Diagnosis and Treatment of Mood Disorders in Adults with Developmental Disabilities

Diagnosis and Treatment of Mood Disorders in Adults with Developmental Disabilities While the idea that individuals with developmental disabilities (DD) can suffer from mental illness has been largely accepted since the late 1980’s, this is still an underserved and poorly studied population. In particular, mood disorders have traditionally been misdiagnosed, under-recognized and poorly treated. Through the years, reported rates of mood disorders in adults with DD have varied widely. Recent epidemiological studies have focused on community samples and find rates of mood disorders from 3 to 8.1%. Mood disorders are found to be more prevalent than psychotic disorders or anxiety disorders. The empirical literature on assessment of mood symptoms in adults with DD is limited, particularly in individuals with severe and profound DD. Several tools have been developed to assist in identification and diagnosis. However, the work on their psychometric properties and validity studies is still quite limited. The treatment literature is sparse and focused primarily on pharmacotherapy. This review considers the epidemiology and diagnosis of mood disorders in individuals with DD. Recent developments in assessment are reviewed. The literature regarding pharmacological treatment with antidepressants, mood stabilizers, electroconvulsive therapy and antipsychotics is summarized and the current state of psychological treatments for mood disorders in persons with DD is presented. Implications for clinical care and future research are considered. http://www.deepdyve.com/assets/images/DeepDyve-Logo-lg.png Psychiatric Quarterly Springer Journals

Diagnosis and Treatment of Mood Disorders in Adults with Developmental Disabilities

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Publisher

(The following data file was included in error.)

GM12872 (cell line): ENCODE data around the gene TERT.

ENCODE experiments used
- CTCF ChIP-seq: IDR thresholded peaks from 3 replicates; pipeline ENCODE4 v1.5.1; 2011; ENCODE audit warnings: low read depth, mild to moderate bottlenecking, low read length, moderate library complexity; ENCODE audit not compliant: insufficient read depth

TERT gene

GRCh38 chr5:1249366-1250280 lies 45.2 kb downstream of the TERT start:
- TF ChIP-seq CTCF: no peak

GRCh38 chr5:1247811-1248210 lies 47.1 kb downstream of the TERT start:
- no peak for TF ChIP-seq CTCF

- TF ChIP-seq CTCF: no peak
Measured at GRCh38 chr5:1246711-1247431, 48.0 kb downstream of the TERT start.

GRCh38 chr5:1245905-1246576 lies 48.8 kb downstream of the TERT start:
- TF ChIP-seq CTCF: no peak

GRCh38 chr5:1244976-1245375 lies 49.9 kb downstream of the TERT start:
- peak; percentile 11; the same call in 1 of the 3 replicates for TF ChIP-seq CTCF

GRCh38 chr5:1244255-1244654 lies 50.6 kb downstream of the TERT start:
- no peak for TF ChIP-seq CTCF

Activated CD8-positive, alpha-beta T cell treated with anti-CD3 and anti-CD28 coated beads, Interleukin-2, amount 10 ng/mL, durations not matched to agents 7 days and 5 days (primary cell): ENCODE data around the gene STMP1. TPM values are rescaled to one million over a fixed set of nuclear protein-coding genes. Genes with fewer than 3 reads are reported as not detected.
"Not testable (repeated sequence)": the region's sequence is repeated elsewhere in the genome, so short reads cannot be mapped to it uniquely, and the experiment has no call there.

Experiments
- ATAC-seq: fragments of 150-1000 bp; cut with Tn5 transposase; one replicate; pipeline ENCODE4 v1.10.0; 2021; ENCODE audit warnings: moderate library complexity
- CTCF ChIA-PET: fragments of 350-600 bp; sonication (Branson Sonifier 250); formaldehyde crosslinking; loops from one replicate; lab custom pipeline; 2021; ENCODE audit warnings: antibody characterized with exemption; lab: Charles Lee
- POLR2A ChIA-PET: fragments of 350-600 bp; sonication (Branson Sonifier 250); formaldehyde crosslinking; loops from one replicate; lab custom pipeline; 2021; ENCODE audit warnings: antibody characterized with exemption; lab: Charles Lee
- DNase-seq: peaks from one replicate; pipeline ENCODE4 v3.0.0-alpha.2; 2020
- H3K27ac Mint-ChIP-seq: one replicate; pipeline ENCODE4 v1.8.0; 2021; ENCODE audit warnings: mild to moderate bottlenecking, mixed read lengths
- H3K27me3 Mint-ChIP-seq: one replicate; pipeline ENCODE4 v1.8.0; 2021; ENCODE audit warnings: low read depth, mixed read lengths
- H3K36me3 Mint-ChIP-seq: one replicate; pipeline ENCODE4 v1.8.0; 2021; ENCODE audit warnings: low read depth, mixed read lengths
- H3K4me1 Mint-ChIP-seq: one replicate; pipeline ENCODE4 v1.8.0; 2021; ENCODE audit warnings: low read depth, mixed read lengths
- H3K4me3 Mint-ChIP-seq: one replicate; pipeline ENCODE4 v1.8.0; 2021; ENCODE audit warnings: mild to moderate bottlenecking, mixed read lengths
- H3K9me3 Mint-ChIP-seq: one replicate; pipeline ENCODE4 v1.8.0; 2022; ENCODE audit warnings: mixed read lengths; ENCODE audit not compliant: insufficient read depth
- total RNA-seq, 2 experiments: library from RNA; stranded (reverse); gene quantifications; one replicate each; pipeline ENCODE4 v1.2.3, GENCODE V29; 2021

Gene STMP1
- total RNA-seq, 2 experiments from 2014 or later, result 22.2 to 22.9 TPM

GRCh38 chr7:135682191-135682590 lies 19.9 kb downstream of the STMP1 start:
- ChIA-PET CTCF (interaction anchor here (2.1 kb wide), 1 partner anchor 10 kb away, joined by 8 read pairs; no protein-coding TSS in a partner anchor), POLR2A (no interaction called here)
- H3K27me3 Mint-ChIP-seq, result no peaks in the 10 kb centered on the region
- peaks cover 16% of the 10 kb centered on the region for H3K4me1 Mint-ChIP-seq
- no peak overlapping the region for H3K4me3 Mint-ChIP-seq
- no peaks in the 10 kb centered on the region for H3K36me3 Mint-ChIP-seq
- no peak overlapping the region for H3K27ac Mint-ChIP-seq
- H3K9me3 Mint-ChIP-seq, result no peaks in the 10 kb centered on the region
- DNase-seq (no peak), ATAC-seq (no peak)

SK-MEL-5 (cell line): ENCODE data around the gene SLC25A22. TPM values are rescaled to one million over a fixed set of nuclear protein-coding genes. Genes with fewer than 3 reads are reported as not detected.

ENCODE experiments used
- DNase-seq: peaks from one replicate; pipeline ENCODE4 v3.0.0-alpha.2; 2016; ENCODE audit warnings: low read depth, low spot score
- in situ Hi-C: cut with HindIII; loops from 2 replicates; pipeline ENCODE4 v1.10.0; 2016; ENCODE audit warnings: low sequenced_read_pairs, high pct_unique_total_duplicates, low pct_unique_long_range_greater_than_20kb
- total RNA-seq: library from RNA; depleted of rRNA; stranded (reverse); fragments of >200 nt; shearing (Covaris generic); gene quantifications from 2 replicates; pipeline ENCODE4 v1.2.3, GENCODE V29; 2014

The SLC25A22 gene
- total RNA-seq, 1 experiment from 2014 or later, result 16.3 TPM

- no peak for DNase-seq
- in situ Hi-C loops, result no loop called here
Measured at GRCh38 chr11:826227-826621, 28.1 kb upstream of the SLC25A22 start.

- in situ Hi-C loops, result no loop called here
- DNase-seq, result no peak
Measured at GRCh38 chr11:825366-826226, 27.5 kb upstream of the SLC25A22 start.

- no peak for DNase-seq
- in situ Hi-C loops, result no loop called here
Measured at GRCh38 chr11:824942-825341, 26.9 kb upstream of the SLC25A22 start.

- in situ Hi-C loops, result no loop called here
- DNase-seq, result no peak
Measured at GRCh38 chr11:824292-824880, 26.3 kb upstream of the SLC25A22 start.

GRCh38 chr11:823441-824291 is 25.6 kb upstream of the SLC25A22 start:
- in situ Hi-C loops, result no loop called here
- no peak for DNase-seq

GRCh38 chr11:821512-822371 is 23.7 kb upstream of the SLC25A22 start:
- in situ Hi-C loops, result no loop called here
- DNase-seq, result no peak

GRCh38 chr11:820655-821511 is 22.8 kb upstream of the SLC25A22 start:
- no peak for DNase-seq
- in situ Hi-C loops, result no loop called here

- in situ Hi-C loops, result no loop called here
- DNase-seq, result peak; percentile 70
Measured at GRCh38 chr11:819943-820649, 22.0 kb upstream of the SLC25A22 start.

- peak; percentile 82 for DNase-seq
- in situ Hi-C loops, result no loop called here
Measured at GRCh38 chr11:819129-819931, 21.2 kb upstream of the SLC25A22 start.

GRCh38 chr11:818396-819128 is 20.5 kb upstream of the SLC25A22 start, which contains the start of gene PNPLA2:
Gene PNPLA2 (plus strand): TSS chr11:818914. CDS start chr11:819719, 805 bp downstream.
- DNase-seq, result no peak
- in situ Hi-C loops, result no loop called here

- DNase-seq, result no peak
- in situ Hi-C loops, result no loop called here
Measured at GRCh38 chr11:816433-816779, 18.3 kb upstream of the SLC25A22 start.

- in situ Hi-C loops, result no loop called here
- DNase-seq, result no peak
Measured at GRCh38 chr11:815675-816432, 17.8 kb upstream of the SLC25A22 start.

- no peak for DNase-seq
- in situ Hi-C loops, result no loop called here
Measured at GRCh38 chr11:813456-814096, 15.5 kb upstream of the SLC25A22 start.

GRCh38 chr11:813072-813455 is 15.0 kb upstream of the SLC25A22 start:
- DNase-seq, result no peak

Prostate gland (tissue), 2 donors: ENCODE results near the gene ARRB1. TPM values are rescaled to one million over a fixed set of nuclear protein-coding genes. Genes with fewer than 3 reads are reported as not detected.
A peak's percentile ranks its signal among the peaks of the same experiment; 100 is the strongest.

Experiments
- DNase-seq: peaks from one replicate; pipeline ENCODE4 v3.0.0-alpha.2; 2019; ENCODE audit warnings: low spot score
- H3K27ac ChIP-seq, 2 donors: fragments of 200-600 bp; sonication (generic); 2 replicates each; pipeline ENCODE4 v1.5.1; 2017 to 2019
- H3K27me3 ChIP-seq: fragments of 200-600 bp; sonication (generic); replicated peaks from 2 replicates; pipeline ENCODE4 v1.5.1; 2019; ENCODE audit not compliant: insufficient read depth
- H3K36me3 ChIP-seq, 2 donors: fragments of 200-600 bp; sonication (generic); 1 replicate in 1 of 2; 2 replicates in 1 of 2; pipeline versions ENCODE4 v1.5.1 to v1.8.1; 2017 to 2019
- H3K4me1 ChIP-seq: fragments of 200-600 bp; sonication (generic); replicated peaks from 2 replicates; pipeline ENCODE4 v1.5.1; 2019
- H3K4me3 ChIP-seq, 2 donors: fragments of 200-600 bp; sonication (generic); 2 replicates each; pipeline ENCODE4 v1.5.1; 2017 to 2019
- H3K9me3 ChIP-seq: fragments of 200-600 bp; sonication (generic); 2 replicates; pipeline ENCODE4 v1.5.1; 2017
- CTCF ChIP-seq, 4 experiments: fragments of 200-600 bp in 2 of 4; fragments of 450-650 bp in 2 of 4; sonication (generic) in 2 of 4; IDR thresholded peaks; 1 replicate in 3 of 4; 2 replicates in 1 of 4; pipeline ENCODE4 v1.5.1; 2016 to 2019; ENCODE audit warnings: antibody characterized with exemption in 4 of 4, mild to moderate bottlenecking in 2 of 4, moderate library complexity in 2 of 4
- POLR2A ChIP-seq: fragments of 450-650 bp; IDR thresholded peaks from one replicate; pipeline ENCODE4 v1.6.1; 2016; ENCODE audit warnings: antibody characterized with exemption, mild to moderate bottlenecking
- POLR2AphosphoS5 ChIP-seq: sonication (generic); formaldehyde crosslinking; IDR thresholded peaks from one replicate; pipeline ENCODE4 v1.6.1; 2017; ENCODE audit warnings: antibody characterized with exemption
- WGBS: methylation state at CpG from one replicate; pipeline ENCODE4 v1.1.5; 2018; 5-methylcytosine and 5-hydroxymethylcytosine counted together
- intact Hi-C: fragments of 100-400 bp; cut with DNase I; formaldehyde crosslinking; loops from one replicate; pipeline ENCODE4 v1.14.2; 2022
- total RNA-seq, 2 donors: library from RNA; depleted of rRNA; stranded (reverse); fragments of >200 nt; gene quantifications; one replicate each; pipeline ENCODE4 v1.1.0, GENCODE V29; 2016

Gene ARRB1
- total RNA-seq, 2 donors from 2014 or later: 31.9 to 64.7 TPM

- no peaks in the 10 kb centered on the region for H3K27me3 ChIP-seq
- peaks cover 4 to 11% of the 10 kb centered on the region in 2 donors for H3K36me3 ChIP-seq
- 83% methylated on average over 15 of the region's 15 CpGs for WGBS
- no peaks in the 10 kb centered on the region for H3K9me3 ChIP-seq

Springer Journals
Copyright
Copyright © 2008 by Springer Science+Business Media, LLC
Subject
Medicine & Public Health; Psychiatry; Public Health; Sociology, general
ISSN
0033-2720
eISSN
1573-6709
D.O.I.
10.1007/s11126-008-9079-x
Publisher site
See Article on Publisher Site

Abstract

While the idea that individuals with developmental disabilities (DD) can suffer from mental illness has been largely accepted since the late 1980’s, this is still an underserved and poorly studied population. In particular, mood disorders have traditionally been misdiagnosed, under-recognized and poorly treated. Through the years, reported rates of mood disorders in adults with DD have varied widely. Recent epidemiological studies have focused on community samples and find rates of mood disorders from 3 to 8.1%. Mood disorders are found to be more prevalent than psychotic disorders or anxiety disorders. The empirical literature on assessment of mood symptoms in adults with DD is limited, particularly in individuals with severe and profound DD. Several tools have been developed to assist in identification and diagnosis. However, the work on their psychometric properties and validity studies is still quite limited. The treatment literature is sparse and focused primarily on pharmacotherapy. This review considers the epidemiology and diagnosis of mood disorders in individuals with DD. Recent developments in assessment are reviewed. The literature regarding pharmacological treatment with antidepressants, mood stabilizers, electroconvulsive therapy and antipsychotics is summarized and the current state of psychological treatments for mood disorders in persons with DD is presented. Implications for clinical care and future research are considered.

Journal

Psychiatric QuarterlySpringer Journals

Published: Aug 23, 2008

References

  • Referral trends of people with intellectual disabilities and psychiatric disorders
    Bouras, N; Cowley, A; Holt, G
  • Patients with and without intellectual disability seeking outpatient psychiatric services: diagnoses and prescribing pattern
    Hurley, AD; Folstein, M; Lam, N
  • Observations on the use of the ICD-10 guide for mental retardation
    Einfeld, SL; Tonge, BJ
  • Utility of the brief symptom inventory in the assessment of psychological distress
    Kellett, S; Beail, N; Newman, DW
  • Depression, anxiety and relevant cognitions in persons with mental retardation
    Glenn, E; Bihm, EM; Lammers, WJ

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